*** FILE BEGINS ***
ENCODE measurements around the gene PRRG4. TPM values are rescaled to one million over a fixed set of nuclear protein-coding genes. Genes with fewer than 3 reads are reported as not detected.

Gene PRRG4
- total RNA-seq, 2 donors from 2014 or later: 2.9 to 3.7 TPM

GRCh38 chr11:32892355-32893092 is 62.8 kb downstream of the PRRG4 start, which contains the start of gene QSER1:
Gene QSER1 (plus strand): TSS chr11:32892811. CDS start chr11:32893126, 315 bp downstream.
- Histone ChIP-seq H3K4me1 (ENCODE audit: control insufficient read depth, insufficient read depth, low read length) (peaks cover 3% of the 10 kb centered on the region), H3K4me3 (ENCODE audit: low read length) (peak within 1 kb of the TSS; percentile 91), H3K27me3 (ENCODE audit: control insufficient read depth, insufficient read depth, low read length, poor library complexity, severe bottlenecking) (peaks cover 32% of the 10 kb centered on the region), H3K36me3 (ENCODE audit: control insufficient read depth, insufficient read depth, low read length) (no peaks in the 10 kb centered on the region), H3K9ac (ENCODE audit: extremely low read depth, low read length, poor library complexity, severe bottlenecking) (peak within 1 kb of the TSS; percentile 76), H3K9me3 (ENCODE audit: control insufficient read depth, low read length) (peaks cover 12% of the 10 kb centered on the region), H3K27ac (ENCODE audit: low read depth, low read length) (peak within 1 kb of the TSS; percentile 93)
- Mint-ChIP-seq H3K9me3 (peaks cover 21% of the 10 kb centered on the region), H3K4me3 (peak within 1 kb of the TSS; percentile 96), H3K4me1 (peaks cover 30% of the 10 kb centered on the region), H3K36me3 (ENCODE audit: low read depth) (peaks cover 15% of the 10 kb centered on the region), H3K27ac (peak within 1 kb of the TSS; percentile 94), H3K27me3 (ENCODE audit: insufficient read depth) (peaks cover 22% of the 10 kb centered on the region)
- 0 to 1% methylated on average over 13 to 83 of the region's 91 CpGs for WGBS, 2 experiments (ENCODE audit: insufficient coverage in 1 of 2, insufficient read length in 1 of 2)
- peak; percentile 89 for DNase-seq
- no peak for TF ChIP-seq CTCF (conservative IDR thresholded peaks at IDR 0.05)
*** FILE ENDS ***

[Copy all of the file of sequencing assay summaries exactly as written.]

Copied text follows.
ENCODE measurements around the gene PRRG4. TPM values are rescaled to one million over a fixed set of nuclear protein-coding genes. Genes with fewer than 3 reads are reported as not detected.

Gene PRRG4
- total RNA-seq, 2 donors from 2014 or later: 2.9 to 3.7 TPM

GRCh38 chr11:32892355-32893092 is 62.8 kb downstream of the PRRG4 start, which contains the start of gene QSER1:
Gene QSER1 (plus strand): TSS chr11:32892811. CDS start chr11:32893126, 315 bp downstream.
- Histone ChIP-seq H3K4me1 (ENCODE audit: control insufficient read depth, insufficient read depth, low read length) (peaks cover 3% of the 10 kb centered on the region), H3K4me3 (ENCODE audit: low read length) (peak within 1 kb of the TSS; percentile 91), H3K27me3 (ENCODE audit: control insufficient read depth, insufficient read depth, low read length, poor library complexity, severe bottlenecking) (peaks cover 32% of the 10 kb centered on the region), H3K36me3 (ENCODE audit: control insufficient read depth, insufficient read depth, low read length) (no peaks in the 10 kb centered on the region), H3K9ac (ENCODE audit: extremely low read depth, low read length, poor library complexity, severe bottlenecking) (peak within 1 kb of the TSS; percentile 76), H3K9me3 (ENCODE audit: control insufficient read depth, low read length) (peaks cover 12% of the 10 kb centered on the region), H3K27ac (ENCODE audit: low read depth, low read length) (peak within 1 kb of the TSS; percentile 93)
- Mint-ChIP-seq H3K9me3 (peaks cover 21% of the 10 kb centered on the region), H3K4me3 (peak within 1 kb of the TSS; percentile 96), H3K4me1 (peaks cover 30% of the 10 kb centered on the region), H3K36me3 (ENCODE audit: low read depth) (peaks cover 15% of the 10 kb centered on the region), H3K27ac (peak within 1 kb of the TSS; percentile 94), H3K27me3 (ENCODE audit: insufficient read depth) (peaks cover 22% of the 10 kb centered on the region)
- 0 to 1% methylated on average over 13 to 83 of the region's 91 CpGs for WGBS, 2 experiments (ENCODE audit: insufficient coverage in 1 of 2, insufficient read length in 1 of 2)
- peak; percentile 89 for DNase-seq
- no peak for TF ChIP-seq CTCF (conservative IDR thresholded peaks at IDR 0.05)